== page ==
Alpes Sinuous Rille, an ancient channel formed as massive eruptions of very fluid lava poured across the surface of the Moon. Credit: NASA/GSFC/Arizona State University

Human vision sees in three dimensions because our eyes are set slightly apart and see the world from two different angles at once. Our brain then interprets the two images and combines them into a single three dimensional view.

It’s fairly easy to create 3-D views from the Mars rovers like Curiosity and Opportunity, because they have mast cameras and navigation cameras which operate in pairs to provide stereo views of the Martian surface.

Ancient radial scars of ejecta extend out from the Orientale basin for hundreds of kilometers and consist of aligned craters and massive dune-like forms. They formed as streamers of lunar rock thrown out from the Orientale impact and crashed back to the surface. Credit: NASA/GSFC/Arizona State University

But LRO orbits high above the Moon’s surface, and can see from only one angle at one time. However, images taken in different orbits, from different angles can be combined together to reconstruct a view in three dimensions.

And this new system can automatically combine the disparate shots together. The images here are a sample of what the team has created so far.

This ‘brain’ is provided by a new initiative, presented by team member Sarah Mattson (University of Arizona) to the European Planetary Science Congress on 25 September. The team have developed an This type of image is known as an anaglyph.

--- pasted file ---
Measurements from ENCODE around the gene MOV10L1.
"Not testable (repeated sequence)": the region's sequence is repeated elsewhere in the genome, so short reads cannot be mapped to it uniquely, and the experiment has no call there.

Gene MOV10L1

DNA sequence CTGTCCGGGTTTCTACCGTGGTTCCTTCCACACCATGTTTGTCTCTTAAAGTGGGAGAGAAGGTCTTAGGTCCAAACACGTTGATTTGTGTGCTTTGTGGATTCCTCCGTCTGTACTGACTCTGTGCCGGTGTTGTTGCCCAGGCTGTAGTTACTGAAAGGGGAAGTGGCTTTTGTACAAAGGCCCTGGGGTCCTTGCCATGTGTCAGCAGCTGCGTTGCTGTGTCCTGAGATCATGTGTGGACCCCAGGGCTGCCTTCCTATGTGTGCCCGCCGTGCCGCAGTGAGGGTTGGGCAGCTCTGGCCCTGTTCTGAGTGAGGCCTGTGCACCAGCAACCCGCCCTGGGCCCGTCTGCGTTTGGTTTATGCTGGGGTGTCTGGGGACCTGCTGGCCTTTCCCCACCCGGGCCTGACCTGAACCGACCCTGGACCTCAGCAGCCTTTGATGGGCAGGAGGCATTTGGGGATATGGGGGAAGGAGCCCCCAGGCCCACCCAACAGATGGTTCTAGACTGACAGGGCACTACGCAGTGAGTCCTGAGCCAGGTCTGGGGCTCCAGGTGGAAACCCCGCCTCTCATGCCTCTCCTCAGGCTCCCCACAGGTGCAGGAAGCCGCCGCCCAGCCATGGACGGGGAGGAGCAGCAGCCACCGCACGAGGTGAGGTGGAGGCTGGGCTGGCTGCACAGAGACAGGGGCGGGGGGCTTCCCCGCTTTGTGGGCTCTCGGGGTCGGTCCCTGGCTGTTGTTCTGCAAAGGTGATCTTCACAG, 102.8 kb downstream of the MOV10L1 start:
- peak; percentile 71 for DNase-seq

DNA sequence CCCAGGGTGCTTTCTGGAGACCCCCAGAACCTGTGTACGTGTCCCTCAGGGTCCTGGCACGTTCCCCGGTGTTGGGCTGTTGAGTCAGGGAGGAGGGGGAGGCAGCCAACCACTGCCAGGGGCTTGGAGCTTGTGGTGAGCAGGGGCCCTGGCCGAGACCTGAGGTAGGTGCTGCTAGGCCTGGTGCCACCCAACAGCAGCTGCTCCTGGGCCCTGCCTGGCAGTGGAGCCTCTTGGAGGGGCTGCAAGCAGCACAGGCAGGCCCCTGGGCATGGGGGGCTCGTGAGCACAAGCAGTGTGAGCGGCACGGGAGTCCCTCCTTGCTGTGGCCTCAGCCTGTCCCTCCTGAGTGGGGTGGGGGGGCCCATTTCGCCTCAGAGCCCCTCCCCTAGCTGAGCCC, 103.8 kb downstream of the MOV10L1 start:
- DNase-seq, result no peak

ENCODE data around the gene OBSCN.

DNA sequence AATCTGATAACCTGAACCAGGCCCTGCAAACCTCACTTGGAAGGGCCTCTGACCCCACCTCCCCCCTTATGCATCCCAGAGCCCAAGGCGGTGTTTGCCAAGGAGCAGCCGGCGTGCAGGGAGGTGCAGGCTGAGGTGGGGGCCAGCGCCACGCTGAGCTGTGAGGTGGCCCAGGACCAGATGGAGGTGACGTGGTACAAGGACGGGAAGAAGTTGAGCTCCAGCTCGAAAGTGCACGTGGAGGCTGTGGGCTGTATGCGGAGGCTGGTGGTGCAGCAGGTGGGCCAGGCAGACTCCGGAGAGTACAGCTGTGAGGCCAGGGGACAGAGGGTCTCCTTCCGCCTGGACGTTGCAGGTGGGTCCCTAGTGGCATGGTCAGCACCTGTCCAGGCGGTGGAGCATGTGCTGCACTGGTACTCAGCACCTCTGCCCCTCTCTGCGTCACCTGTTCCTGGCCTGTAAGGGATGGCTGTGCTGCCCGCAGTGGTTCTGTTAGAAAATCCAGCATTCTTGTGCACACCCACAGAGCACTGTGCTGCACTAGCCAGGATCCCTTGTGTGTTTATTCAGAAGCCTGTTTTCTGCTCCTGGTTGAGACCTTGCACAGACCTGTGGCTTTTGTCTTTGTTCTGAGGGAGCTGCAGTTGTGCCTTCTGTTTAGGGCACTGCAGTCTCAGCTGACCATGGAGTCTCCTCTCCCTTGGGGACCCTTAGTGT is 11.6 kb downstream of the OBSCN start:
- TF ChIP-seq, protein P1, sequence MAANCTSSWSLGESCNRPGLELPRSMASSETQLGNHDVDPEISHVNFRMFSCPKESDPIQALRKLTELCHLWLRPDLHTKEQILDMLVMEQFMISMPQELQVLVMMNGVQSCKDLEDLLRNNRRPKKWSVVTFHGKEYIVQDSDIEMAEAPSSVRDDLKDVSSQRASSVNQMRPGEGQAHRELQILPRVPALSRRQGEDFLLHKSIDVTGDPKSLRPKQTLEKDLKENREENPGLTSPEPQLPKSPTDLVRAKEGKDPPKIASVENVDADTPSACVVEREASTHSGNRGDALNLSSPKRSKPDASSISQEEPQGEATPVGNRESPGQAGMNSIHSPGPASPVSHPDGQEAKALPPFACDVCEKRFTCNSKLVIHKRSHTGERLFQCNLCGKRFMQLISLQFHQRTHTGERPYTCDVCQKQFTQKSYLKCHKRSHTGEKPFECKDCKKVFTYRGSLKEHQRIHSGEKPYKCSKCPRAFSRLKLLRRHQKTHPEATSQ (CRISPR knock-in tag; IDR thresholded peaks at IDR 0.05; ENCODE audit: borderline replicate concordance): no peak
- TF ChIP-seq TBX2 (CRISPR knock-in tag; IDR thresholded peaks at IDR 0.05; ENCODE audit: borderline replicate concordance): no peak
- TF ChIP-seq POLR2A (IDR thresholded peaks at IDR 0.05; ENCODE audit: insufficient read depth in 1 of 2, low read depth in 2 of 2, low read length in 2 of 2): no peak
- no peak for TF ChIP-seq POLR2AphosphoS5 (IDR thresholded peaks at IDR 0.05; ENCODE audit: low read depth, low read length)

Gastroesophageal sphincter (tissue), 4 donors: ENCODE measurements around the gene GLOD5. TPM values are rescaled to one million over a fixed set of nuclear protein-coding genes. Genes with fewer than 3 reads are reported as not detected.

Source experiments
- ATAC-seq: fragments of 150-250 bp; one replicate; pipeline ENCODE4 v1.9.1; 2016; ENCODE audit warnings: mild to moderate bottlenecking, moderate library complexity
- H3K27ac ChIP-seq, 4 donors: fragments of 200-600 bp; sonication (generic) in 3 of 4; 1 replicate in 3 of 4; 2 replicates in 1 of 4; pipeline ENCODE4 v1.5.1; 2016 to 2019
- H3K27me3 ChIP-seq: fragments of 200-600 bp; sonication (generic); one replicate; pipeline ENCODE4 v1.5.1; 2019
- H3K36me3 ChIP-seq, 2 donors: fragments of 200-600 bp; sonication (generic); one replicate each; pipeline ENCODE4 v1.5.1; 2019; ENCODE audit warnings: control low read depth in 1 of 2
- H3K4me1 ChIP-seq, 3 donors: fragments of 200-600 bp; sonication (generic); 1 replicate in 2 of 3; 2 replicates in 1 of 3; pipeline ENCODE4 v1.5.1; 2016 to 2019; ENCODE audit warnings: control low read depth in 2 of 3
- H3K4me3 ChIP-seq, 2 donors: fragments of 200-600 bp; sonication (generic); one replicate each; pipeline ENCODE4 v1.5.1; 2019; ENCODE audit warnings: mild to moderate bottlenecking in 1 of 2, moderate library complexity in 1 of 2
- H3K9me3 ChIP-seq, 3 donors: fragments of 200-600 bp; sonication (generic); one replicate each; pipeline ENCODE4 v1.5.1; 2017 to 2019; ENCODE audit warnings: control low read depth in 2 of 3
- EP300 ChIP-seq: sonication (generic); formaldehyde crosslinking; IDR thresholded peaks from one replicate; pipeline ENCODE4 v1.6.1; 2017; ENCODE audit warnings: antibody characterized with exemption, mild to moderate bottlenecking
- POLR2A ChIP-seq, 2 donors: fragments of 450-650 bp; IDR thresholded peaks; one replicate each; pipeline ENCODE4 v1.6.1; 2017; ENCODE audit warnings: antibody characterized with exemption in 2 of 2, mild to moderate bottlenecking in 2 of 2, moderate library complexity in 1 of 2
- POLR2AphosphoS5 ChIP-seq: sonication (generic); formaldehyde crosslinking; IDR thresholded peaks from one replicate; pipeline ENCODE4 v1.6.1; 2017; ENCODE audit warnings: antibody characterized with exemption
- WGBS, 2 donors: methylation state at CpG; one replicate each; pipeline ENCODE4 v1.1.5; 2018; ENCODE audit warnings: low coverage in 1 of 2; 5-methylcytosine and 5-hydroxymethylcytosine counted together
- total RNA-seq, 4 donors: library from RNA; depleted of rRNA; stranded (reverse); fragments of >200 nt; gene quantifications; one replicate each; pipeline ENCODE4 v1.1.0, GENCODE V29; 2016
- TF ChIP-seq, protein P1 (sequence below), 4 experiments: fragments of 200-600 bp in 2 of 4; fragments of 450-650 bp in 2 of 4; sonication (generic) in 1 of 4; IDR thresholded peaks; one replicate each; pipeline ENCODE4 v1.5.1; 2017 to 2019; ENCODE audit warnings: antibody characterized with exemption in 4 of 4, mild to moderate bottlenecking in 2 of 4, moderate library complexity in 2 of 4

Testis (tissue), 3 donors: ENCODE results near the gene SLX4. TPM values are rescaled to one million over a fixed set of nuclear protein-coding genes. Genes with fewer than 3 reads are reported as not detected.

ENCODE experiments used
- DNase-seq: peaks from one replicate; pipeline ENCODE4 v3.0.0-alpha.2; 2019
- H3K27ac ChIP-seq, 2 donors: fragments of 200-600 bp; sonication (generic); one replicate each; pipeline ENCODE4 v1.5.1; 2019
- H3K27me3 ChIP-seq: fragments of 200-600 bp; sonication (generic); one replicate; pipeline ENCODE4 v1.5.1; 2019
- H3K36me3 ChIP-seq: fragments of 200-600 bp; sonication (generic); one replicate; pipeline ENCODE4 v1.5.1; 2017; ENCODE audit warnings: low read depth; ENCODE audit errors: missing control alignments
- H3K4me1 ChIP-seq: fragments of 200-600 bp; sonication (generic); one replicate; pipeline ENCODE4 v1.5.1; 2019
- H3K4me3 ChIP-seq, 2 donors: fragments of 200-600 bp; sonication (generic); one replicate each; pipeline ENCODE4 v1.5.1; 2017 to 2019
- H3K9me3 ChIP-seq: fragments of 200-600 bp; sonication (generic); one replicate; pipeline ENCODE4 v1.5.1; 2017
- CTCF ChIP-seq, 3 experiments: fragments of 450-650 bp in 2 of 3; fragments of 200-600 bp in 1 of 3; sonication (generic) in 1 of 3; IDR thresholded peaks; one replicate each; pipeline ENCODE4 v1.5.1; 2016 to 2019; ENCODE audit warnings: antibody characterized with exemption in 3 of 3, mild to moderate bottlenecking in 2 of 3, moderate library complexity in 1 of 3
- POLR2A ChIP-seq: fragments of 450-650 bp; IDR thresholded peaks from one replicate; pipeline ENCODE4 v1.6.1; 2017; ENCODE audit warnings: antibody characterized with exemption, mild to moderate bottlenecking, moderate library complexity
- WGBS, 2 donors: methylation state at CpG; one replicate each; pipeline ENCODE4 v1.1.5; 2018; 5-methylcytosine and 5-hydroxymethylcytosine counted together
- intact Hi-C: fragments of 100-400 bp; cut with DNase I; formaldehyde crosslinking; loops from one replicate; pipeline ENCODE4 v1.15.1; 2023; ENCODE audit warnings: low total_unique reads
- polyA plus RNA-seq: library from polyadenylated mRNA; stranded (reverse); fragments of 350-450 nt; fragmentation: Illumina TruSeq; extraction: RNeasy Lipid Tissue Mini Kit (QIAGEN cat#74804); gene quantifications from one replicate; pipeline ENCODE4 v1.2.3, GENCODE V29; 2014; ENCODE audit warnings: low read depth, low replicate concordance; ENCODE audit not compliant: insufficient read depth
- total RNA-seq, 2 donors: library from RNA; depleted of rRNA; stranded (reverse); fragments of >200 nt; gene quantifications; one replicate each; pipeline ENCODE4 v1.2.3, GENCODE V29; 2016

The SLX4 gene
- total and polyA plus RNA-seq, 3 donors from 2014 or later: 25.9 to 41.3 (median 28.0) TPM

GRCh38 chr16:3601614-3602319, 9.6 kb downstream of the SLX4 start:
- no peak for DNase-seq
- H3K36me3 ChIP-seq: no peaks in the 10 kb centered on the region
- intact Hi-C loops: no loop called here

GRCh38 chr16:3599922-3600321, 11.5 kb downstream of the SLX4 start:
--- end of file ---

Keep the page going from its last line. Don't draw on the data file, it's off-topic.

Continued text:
“Anaglyphs are used to better understand the 3D structure of the lunar surface,” said Sarah Mattson from the University of Arizona and LRO team member. “This visualization is extremely helpful to scientists in understanding the sequence and structures on the surface of the Moon in a qualitative way. LROC NAC anaglyEuropean Planetary Science Congress on 25 September. LROC NAC anaglyphs will also make detailed images of surface of the Moon accessible in 3D to the general public.”

The Lunar Reconnaissance Orbiter Camera – Narrow Angle Camera (LROC NAC) has acquired hundreds of stereo pairs of the lunar surface, and is acquiring more as the mission progresses. The LROC NAC anaglyphs make lunar features such as craters, volcanic flows, lava tubes and tectonic features jump out in 3D. The anaglyphs will be released through the LROC website as they become available.

Mattson presented the new system at the European Planetary Science Congress on September 25.